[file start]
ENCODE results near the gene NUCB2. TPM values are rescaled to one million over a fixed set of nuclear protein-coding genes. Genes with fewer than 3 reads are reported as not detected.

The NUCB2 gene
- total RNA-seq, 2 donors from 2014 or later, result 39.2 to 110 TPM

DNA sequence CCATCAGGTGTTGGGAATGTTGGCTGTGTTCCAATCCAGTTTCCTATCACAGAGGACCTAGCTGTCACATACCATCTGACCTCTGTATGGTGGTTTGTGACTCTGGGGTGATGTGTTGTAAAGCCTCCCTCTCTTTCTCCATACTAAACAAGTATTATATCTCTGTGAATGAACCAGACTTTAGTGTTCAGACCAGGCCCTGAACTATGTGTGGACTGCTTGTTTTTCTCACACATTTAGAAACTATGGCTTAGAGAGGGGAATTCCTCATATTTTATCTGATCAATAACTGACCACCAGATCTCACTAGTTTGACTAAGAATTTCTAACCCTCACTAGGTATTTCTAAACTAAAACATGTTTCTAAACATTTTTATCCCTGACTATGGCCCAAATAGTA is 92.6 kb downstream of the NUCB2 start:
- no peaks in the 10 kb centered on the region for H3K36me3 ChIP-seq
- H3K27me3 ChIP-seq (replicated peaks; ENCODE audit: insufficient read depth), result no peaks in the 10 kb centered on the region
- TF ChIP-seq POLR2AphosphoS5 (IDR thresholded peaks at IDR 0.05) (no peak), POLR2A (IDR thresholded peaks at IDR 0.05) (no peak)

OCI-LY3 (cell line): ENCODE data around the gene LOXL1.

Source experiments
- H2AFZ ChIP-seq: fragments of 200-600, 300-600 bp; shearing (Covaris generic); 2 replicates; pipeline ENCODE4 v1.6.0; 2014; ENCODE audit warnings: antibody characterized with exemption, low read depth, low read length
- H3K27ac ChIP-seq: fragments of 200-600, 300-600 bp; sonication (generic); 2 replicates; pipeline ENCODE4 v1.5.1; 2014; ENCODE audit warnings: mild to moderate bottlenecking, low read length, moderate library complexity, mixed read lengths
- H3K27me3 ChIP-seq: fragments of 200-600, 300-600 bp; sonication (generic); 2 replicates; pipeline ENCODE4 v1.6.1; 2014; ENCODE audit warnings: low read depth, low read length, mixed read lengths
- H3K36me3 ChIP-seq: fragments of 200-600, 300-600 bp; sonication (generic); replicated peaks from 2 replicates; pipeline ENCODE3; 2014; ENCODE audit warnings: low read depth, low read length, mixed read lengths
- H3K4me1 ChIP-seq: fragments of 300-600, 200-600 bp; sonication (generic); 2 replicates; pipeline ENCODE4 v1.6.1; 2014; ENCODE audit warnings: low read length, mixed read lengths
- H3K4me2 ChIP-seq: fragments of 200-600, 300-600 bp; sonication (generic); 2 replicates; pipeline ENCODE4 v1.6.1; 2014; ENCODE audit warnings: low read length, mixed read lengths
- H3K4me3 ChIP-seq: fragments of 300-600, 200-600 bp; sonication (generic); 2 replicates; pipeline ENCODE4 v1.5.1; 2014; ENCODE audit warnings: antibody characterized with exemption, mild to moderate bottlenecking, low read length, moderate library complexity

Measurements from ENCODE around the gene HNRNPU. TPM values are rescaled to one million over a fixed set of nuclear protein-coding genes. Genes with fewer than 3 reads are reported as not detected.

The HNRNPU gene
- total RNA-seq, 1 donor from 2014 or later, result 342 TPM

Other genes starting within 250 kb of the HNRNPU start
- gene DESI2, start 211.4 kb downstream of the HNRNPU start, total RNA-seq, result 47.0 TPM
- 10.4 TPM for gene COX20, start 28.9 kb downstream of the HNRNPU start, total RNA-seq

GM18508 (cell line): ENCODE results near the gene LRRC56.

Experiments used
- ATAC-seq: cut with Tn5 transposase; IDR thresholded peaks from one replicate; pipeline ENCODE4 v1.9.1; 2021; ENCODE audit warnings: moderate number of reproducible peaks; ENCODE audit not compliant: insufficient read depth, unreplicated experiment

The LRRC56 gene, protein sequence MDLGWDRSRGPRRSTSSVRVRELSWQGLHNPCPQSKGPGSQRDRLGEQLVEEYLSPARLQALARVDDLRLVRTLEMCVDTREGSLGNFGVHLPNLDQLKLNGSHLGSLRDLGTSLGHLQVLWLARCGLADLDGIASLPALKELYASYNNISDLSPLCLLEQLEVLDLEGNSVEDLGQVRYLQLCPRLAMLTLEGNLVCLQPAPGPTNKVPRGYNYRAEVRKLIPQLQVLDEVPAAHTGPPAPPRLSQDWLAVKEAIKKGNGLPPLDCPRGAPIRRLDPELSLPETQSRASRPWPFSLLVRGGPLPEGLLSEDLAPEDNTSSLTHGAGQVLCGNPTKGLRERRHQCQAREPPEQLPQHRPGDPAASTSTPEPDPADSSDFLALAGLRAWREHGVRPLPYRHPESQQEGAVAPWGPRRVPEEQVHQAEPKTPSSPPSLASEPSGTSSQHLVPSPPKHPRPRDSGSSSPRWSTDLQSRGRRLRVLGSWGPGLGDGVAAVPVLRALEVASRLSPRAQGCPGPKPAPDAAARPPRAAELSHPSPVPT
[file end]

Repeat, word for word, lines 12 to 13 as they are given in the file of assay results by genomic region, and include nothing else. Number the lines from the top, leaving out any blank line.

- H3K27me3 ChIP-seq: fragments of 200-600, 300-600 bp; sonication (generic); 2 replicates; pipeline ENCODE4 v1.6.1; 2014; ENCODE audit warnings: low read depth, low read length, mixed read lengths
- H3K36me3 ChIP-seq: fragments of 200-600, 300-600 bp; sonication (generic); replicated peaks from 2 replicates; pipeline ENCODE3; 2014; ENCODE audit warnings: low read depth, low read length, mixed read lengths